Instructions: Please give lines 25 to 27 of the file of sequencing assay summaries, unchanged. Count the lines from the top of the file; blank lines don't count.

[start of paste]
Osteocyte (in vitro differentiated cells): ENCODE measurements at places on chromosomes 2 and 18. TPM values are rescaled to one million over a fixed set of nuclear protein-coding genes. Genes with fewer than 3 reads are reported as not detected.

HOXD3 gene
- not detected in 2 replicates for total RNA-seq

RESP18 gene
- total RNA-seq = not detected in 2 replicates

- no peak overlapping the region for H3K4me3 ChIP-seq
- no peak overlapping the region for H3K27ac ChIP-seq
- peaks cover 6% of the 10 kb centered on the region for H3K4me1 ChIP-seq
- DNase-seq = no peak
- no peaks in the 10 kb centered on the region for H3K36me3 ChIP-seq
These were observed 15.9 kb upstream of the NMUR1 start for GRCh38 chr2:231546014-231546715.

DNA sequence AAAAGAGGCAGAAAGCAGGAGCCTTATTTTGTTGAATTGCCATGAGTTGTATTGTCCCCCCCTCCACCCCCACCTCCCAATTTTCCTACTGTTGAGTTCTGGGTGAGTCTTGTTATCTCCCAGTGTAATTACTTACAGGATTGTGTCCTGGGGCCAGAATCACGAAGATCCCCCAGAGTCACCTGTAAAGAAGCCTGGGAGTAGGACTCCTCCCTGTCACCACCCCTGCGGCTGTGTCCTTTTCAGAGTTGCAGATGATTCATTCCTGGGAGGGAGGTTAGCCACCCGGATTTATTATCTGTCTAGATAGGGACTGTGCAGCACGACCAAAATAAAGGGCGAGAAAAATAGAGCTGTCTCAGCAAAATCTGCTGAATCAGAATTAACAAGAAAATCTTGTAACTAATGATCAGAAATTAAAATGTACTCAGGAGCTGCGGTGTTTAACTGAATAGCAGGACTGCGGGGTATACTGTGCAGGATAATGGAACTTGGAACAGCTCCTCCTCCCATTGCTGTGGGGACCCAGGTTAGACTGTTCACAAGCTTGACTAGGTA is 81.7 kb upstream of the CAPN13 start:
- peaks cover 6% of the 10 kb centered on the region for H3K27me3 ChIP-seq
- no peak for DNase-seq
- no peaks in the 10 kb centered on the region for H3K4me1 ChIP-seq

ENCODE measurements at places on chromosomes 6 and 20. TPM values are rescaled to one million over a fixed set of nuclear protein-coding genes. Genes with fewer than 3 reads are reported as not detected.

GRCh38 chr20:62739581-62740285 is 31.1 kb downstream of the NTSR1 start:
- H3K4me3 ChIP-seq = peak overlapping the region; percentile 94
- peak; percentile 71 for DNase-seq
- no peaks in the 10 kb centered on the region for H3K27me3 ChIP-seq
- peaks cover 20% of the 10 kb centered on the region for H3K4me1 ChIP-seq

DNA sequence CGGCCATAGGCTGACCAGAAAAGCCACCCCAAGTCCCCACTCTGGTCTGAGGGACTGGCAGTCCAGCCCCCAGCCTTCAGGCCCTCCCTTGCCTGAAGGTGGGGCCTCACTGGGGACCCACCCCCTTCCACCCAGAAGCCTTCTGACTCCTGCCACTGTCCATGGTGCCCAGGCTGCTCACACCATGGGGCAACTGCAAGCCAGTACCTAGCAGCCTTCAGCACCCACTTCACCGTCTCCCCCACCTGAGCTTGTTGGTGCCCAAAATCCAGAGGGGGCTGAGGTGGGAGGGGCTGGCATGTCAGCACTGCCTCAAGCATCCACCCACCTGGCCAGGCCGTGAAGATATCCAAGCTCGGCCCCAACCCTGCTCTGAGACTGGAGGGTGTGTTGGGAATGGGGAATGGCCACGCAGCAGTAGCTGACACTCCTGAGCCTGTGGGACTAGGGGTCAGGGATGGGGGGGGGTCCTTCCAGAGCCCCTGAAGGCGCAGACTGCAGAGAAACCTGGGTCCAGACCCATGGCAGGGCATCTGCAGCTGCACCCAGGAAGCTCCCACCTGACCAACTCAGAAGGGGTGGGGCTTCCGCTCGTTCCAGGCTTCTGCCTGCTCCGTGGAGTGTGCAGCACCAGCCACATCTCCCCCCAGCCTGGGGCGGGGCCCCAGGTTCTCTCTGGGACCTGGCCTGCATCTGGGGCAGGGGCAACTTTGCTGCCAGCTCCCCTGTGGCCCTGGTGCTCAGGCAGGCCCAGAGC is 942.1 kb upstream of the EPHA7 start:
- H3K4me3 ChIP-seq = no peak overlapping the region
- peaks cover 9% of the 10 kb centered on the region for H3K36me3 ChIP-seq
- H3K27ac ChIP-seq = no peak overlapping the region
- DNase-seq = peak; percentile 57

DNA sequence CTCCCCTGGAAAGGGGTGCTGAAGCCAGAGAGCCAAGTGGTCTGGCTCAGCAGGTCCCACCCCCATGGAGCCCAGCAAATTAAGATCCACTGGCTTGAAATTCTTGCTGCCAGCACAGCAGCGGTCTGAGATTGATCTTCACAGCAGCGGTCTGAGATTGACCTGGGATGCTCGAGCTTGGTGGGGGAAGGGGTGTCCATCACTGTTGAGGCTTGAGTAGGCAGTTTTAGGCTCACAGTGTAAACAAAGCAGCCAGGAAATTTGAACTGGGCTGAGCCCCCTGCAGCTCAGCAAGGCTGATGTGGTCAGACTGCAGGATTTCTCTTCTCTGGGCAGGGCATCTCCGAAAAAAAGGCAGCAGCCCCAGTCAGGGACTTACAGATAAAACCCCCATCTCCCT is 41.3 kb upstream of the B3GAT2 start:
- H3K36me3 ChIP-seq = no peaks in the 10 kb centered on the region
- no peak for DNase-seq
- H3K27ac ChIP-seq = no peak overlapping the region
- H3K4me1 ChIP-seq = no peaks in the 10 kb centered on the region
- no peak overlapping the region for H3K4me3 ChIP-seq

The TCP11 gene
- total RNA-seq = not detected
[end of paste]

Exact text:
- H3K27ac ChIP-seq = no peak overlapping the region
- DNase-seq = peak; percentile 57

DNA sequence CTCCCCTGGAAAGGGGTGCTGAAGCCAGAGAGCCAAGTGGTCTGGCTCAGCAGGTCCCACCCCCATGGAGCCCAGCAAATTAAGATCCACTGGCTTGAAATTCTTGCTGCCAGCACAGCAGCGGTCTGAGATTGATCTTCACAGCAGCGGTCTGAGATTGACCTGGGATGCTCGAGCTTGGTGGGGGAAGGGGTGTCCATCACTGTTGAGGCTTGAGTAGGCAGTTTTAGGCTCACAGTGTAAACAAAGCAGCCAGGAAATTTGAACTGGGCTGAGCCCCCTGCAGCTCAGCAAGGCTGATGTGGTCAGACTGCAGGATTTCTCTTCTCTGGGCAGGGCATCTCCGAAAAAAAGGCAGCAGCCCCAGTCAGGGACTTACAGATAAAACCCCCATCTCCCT is 41.3 kb upstream of the B3GAT2 start: